Government eases cut to school sports funding

LONDON, (Reuters) – The government staged a partial  retreat on the scrapping of 162 million pounds of annual school  sports funding yesterday after a wave of protests from teachers,  pupils and Olympic athletes like diver Tom Daley and heptathlete  Denise Lewis.

Education Secretary Michael Gove said schools would instead  be given 65 million pounds to cover two years of additional  sports teaching after existing funding ends in the summer.

Gove sparked outrage in October when he said he was cutting  funding for 450 School Sports Partnerships (SSP), which organise  PE, sports clubs and competitions at schools where there are no  specialist sports staff.

Gove believed the 2.4 billion pounds spent on the scheme  over the past seven years had brought some benefits but said it  was overly bureaucratic and that too few children were taking  part in competitive sport.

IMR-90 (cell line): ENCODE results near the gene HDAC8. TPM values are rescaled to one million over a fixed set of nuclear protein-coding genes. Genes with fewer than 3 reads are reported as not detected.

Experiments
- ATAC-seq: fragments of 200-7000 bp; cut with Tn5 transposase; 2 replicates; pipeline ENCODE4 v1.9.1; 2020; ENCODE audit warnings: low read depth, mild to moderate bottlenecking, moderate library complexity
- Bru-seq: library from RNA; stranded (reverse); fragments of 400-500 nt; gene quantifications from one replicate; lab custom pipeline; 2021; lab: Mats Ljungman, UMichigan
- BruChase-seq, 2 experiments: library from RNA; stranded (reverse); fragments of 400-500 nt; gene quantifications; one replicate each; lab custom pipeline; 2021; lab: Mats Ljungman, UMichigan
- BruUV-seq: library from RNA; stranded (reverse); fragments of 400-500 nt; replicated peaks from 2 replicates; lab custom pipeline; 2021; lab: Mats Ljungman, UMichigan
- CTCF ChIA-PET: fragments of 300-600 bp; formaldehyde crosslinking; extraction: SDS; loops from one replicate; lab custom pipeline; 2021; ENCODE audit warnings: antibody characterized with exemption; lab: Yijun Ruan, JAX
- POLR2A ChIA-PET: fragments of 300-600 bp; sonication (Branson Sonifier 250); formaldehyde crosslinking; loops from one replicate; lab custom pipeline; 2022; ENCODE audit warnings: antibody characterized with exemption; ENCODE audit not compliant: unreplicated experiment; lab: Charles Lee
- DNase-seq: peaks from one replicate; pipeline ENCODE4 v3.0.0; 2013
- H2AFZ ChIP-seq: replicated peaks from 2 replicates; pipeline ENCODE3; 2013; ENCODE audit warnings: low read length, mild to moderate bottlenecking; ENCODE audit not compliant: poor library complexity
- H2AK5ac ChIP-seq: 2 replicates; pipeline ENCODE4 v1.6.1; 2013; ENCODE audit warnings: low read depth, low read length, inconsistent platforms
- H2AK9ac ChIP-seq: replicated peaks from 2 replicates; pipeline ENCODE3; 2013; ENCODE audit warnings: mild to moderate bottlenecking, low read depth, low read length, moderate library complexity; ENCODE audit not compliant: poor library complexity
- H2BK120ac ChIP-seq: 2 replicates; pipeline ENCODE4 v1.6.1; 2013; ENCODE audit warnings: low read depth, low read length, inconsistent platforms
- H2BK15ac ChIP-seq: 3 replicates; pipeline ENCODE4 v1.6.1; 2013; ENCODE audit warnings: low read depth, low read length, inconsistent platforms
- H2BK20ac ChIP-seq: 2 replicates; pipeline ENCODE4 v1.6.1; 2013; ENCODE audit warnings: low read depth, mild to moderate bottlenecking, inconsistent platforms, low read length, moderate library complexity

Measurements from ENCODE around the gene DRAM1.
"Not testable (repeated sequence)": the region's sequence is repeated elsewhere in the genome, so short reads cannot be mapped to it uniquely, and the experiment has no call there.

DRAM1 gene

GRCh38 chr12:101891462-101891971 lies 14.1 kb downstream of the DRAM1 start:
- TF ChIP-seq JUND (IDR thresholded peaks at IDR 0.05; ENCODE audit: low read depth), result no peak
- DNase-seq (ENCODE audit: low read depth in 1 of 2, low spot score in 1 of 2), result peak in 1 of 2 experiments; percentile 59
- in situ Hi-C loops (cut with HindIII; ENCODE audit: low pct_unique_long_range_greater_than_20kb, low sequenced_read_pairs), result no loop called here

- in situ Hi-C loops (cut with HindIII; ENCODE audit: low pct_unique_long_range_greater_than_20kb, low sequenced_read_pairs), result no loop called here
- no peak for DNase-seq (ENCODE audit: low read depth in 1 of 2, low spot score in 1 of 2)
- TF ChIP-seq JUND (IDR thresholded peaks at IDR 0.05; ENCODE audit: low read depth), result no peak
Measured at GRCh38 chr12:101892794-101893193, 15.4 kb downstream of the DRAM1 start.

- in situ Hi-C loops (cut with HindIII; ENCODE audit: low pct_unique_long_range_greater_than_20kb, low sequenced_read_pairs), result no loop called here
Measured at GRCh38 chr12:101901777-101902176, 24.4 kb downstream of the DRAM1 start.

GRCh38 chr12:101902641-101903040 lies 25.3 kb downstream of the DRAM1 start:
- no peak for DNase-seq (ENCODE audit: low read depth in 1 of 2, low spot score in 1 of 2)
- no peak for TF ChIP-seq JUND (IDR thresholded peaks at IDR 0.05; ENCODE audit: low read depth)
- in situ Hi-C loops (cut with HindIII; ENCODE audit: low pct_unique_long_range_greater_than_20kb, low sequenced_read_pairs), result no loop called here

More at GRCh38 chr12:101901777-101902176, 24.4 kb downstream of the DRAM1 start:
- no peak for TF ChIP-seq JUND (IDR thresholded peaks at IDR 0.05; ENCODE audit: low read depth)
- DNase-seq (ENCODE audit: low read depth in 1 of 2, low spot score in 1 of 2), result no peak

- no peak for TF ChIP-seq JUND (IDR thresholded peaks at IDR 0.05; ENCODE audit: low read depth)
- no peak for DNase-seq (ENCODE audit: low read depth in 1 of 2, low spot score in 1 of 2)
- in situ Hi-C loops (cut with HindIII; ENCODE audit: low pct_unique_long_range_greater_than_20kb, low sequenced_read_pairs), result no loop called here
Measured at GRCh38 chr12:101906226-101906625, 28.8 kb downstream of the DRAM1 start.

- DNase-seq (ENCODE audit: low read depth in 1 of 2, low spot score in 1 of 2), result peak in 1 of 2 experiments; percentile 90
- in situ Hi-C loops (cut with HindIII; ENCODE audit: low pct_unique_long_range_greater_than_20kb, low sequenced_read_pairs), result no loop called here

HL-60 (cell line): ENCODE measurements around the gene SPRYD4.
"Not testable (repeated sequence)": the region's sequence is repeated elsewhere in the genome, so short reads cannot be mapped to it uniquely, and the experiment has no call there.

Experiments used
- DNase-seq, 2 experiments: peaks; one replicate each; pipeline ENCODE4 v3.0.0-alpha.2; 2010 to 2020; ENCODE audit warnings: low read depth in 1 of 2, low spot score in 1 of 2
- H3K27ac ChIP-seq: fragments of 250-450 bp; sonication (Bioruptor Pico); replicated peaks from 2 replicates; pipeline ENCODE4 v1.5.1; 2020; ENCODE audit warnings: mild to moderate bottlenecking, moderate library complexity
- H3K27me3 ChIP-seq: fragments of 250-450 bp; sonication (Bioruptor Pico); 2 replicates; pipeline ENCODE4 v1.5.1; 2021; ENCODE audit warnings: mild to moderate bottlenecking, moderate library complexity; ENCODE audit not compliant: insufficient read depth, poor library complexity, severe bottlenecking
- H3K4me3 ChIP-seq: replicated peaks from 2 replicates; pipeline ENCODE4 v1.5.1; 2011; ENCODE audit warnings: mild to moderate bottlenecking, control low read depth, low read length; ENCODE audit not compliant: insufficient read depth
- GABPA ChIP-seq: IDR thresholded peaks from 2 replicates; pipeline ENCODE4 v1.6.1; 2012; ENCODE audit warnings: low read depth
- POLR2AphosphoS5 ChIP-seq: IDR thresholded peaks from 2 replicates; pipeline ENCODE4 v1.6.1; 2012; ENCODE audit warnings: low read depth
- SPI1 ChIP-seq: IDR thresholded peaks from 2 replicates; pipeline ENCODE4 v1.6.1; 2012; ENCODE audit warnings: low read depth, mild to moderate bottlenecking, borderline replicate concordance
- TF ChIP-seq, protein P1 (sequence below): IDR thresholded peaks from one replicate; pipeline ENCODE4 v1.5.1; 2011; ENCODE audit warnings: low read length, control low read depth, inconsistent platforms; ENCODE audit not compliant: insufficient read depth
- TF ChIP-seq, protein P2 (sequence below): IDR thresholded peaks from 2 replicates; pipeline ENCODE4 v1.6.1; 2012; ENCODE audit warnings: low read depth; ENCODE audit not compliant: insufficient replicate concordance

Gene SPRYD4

Prime Minister David Cameron had called the scheme a  “complete failure” but earlier this month adopted a more  conciliatory tone after public criticism of the move.

More than 70 British Olympic athletes wrote to Cameron last  month warning that the “ill-conceived” ending of funding for the  sports partnerships would risk the future of children’s health.

They said the move would destroy any hope of delivering the  promised legacy of wider participation in sport promised in  London’s successful bid for the 2012 Olympics.

Earlier this month, around 500 pupils delivered to Cameron’s  Downing St office a petition with half a million signatures  appealing for the scheme to be saved.

Funding for the sports partnerships will continue to the end  of the school summer term next year but will be reduced to 118  million pounds, Gove’s education department said.

The replacement funding of 65 million pounds, spread over  two academic years to 2013, will allow schools to pay for one PE  teacher to spend a day a week out of the classroom, allowing  them to organise more competitive sports.

Labour education spokesman Andy Burnham said the move was an  embarrassing climbdown by the coalition government.

“They spent weeks trying to justify a bad decision with  dodgy statistics and they have finally given in today,” Burnham  told BBC television.

“It’s a victory for thousands of young people, teachers and  athletes… But I’m still worried that fewer children will be  playing sport in the run up to 2012,” he added.

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